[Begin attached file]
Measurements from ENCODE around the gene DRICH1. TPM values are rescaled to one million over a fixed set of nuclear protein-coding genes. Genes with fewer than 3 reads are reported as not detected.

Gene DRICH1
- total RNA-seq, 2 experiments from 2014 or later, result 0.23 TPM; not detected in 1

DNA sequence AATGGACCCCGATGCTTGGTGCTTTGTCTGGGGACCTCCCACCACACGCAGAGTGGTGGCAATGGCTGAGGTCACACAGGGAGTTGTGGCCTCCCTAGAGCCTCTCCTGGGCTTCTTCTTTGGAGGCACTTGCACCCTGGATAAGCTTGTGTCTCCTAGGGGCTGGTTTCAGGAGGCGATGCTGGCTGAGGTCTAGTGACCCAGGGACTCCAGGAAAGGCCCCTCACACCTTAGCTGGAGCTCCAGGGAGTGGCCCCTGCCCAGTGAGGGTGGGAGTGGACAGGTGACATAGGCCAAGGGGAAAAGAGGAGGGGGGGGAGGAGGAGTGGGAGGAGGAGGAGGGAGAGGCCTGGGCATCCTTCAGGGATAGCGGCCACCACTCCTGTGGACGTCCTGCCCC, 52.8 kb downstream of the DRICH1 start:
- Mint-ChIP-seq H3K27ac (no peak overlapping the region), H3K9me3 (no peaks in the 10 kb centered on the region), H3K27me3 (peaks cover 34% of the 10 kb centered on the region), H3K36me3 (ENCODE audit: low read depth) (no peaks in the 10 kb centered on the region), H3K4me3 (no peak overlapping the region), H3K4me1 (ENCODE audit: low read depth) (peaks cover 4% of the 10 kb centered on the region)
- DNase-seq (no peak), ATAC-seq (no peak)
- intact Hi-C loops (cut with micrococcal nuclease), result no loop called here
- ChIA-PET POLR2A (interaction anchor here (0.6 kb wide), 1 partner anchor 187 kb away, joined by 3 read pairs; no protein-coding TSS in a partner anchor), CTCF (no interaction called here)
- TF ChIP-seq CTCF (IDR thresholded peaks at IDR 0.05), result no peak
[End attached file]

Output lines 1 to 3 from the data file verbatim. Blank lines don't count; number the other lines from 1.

Measurements from ENCODE around the gene DRICH1. TPM values are rescaled to one million over a fixed set of nuclear protein-coding genes. Genes with fewer than 3 reads are reported as not detected.

Gene DRICH1
- total RNA-seq, 2 experiments from 2014 or later, result 0.23 TPM; not detected in 1